To break end-to-end encryption infringes upon rights of citizens to communicate privately and securely, says messaging app
Instant messaging app WhatsApp has approached the Delhi High Court challenging the Central government’s new Information Technology Rules, 2021, which include a requirement for social media platforms to compulsorily enable “the identification of the first originator of the information” in India upon government or court order.
The Facebook owned company has argued that this provision forces WhatsApp “to break end-to-end encryption on its messaging service, as well as the privacy principles underlying it, and infringes upon the fundamental rights to privacy and free speech of the hundreds of millions of citizens using WhatsApp to communicate privately and securely”.
The Information Technology (Intermediary Guidelines and Digital Media Ethics Code) Rules, 2021 was notified on February 25 this year amidst concerns raised by various experts over its impact on privacy, freedom of expression and security of users online.
While this is the first major tech company to challenge the new IT Rules, the Delhi High Court is already seized of petitions by several online news portals such as The Wire, The News Minute, Quint Digital Media Limited and the Foundation for Independent Journalism, over its attempt to regulate digital news media.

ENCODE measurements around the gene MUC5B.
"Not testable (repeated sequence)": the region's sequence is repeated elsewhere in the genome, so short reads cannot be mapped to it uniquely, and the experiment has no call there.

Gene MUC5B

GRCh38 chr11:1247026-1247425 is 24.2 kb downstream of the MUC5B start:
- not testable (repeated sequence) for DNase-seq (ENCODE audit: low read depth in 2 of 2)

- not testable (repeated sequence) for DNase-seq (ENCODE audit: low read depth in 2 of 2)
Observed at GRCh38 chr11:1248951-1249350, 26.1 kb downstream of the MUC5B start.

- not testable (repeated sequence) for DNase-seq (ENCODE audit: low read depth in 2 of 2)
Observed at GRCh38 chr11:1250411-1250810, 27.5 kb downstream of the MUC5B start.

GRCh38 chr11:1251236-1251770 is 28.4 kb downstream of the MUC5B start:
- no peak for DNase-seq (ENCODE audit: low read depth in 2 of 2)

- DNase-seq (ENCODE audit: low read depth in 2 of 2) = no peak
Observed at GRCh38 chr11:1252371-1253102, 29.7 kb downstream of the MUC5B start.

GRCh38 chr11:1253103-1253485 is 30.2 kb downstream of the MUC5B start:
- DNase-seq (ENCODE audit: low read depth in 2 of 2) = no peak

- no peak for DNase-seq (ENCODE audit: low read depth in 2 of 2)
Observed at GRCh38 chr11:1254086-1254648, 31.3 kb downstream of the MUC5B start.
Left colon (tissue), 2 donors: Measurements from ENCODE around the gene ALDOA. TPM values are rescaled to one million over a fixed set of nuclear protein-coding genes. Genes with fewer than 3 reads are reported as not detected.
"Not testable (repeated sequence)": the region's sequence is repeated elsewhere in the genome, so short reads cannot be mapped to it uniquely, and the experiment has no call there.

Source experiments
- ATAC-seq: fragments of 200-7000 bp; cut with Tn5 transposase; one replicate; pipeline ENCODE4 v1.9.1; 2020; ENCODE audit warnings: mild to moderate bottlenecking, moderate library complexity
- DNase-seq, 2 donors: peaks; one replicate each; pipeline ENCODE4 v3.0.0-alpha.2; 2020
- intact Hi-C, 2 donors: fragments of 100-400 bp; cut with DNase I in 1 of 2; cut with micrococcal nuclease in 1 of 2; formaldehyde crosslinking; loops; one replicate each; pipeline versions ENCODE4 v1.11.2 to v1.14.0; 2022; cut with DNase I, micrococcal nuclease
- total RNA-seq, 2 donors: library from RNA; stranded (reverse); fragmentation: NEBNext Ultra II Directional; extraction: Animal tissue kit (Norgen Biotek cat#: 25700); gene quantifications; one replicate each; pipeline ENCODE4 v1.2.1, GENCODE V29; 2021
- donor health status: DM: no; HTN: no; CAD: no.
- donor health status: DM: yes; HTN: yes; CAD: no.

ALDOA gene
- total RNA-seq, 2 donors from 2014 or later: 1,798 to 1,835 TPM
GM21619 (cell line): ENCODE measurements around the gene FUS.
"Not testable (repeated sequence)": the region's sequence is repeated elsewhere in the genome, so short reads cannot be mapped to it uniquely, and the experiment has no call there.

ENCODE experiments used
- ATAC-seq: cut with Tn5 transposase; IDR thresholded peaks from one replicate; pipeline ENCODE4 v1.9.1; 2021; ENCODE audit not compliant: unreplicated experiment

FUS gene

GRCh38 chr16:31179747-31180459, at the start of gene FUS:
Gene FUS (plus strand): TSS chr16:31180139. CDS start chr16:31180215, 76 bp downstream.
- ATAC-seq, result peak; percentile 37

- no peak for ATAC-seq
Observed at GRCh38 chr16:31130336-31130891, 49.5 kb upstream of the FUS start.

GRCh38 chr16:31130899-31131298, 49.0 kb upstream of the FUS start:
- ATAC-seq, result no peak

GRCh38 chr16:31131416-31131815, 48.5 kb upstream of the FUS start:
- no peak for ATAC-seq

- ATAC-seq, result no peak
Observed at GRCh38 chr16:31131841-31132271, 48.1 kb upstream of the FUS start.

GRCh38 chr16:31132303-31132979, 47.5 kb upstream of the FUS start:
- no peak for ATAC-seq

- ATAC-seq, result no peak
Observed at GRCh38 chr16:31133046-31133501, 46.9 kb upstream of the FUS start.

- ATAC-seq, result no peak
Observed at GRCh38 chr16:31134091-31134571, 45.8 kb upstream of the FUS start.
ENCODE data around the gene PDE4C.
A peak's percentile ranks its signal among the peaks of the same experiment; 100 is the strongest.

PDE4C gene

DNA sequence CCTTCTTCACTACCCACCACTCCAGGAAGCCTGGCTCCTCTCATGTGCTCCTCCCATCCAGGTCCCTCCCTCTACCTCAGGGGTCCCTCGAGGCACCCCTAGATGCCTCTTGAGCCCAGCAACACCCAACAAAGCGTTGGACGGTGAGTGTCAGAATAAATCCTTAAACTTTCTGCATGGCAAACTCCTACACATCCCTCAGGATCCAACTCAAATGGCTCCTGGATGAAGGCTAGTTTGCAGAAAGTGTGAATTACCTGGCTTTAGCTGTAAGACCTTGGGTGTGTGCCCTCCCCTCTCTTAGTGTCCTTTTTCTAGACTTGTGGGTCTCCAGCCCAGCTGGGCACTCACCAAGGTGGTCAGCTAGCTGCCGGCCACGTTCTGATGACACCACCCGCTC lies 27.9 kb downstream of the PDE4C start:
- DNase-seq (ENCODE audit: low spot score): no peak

The previous petitions had claimed that the new IT Rules seek to regulate online news portals by imposing government oversight and a vaguely worded “Code of Ethics”. The High Court has sought a response from the Centre on the pleas.
WhatsApp, in its plea, has contended that the new IT Rules violate the fundamental right to privacy guaranteed under Article 21 of the Constitution of India. It highlighted the landmark judgment of the Supreme Court in the K.S. Puttaswamy case, where it held that the right to privacy is a fundamental right guaranteed under the Constitution.
More recently, the Supreme Court affirmed that the right to privacy included the right to anonymity, it argued.
“Requiring intermediaries ‘to enable the identification of the first originator of the information’ in India on end-to-end encrypted messaging services constitutes a dangerous invasion of privacy,” WhatsApp said.
“This would require Petitioner (WhatsApp) to build the ability to identify the first originator of every communication sent in India on its platform, as there is no way to predict which message will be the subject of such an order seeking first originator information,” it said.
This eliminates the right of the hundreds of millions of Indian citizens using WhatsApp to maintain the privacy of their messages, which is antithetical to end-to-end encryption and the core privacy principles underlying it, the plea argued.
It further said that enabling the identification of the first originator of information in India results in significant harm, including “breaking end-to-end encryption and chilling lawful speech”.
The new IT Rules also violate the fundamental right to freedom of speech and expression, WhatsApp argued as “privacy is inextricably intertwined with the right to freedom of speech and expression because it protects people from retaliation for expressing unpopular, but lawful, views”.
“With end-to-end encryption, users feel safe to communicate freely,” WhatsApp said.
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